Growing Radish Greens

Radish greens are easy to grow and perform well in the kitchen too. Say hello to an economical, nutritional cool-weather crop.
Young sprouts radish bed

Young sprouts radish bed

Young sprouts radish bed closeup

Photo by: Sergei Aleksandrovich Sizov

Sergei Aleksandrovich Sizov

By: Nan Chase

Botanical Name: Raphanus sativus 

Radishes are known for their peppery roots, round and pink. But radish leaves, the vigorous top growth of developing radishes, are delicious and nutritious as a vegetable all on their own. Even if you don’t like eating radish roots you might enjoy radish greens cooked in various ways.

Growing good radish greens means growing the best possible radishes. To do that a gardener must:

  • Provide deeply worked soil with plenty of organic material mixed in. Radishes grow best when the roots are free to expand quickly.
  • Provide plenty of moisture so the soil stays evenly watered. Too much water at once can stunt radish growth and encourage pests, while too little water results in tough, sometimes bitter radishes.
  • Thin the growing young plants. Letting the plants have plenty of room – once germination is completed – will result in healthier radishes and more attractive greens.
  • Weed gently, if at all, and surround radishes with a light mulch like straw.
  • Plant most table radish seeds in cool weather only: spring or fall. The longer growing daikon radishes may be planted in summer to mature in autumn.

The humble radish leaf holds plenty of nutrition. The main attraction is a high level of vitamin C, nearly 30 percent of the daily minimum requirement in a cup of greens. In addition the radish contains dietary fiber, the bulk that helps us digest food and stay healthy.

Low in calories, the radish green also has traces of other beneficial minerals and elements.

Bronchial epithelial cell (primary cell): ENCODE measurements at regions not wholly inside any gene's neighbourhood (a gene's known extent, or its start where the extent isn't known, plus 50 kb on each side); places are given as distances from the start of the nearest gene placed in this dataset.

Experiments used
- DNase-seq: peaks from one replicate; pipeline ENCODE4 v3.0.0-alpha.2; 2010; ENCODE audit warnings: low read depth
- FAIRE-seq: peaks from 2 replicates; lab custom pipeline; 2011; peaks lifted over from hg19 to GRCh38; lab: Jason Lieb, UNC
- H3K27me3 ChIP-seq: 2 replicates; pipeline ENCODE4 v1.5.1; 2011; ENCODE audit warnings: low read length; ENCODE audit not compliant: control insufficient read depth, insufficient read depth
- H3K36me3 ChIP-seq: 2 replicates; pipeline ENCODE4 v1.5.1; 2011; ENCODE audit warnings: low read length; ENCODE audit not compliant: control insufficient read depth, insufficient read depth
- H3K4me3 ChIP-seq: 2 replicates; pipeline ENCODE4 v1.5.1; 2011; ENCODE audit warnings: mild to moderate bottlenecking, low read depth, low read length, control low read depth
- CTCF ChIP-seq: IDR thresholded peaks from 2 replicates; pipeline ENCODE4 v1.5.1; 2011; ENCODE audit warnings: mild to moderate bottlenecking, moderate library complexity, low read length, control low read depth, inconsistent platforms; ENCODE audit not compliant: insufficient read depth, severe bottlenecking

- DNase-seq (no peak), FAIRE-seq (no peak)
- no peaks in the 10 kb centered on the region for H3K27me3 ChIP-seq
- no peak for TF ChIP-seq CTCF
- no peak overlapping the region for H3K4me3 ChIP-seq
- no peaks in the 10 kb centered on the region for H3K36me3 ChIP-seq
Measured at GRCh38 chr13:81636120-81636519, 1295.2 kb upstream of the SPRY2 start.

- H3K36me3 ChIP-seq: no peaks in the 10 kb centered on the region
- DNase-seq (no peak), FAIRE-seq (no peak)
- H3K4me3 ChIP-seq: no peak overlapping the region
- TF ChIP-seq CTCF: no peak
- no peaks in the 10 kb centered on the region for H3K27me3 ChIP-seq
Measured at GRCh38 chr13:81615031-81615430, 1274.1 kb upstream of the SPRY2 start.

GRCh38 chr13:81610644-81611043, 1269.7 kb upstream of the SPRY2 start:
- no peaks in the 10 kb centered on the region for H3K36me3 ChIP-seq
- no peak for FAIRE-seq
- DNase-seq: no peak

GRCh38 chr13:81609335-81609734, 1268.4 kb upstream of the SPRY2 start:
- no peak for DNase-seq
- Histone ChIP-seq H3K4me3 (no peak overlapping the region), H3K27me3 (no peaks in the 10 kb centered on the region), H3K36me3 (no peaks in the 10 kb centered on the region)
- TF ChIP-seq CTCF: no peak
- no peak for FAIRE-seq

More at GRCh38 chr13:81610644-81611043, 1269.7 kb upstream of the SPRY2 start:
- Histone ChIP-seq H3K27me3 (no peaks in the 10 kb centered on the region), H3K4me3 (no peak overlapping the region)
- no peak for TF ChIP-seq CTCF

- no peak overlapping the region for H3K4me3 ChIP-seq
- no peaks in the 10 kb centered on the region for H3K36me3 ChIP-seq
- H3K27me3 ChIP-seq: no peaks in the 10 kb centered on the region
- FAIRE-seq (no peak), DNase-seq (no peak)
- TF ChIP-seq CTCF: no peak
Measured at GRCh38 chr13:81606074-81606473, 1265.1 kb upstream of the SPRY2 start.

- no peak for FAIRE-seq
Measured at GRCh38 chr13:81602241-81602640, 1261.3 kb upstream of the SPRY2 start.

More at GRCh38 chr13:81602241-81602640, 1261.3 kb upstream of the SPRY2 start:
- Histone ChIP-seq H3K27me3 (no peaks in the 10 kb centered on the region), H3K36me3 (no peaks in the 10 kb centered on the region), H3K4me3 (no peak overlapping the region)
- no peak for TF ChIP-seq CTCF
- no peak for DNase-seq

If radish greens are picked when they are young and tender, their tendency to growing prickly hairs is avoided, and they are less likely to have bite marks from insects living in the garden. Once picked, the greens should be washed promptly by immersing them in a sink full of cold water, then drained.

Best cooked right after picking, cleaned radish greens can be kept fresh for several days by wrapping them in moist paper towels and storing in the refrigerator.

Harvest radish greens in several ways:

  • Taken from the thinned radishes
  • Cut from harvested mature radish roots
  • Cut in the field from growing radishes

To serve, steam radish greens, or sauté them with grease or fat, and then season with vinegar, salt, and pepper, or a dash of hot sauce. Include them in stews and soups.

Here are some radish varieties with greens worth growing:

  • Perfecto, a new hybrid
  • French Breakfast, with mild tops
  • Pink Beauty, uniform greens
  • Misato Rose, a long-growing late radish
  • Amethyst, with strong, shapely tops
  • Saxa 2, fast to grow and harvest
  • Easter Egg, lots of mild greens

Remember to plant radishes in succession rather than all at once. That way you get a longer lasting harvest of both roots and tops.

Next Up

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Growing Asian Radishes

In the world of radishes, the numerous Asian varieties are meant to grow more slowly, and larger, than pink table radishes.

Growing Organic Radishes

Radishes grown organically serve up helpings of high-fiber, high-flavor food. With care the harvest lasts much of the year.

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Growing Large Radishes

Daikon radish and a host of other radish varieties can grow to huge size and still be crisp and tasty. Here’s how to do it!

Growing Heirloom Radishes

An ancient food crop, radishes have appeared in many forms over the centuries. It’s fun to learn about heirloom varieties.

Growing Radish Sprouts

Growing radish sprouts brings fresh flavor to salads, sandwiches, and more. Proper sanitation and handling are crucial for safety.

Growing Summer Radishes

Most radishes aren’t known to thrive in summer conditions, but careful selection and growing practices can produce good results.

Growing Radishes Hydroponically

Growing radishes hydroponically requires some investment in equipment and supplies – and attention to maintenance – but it works.

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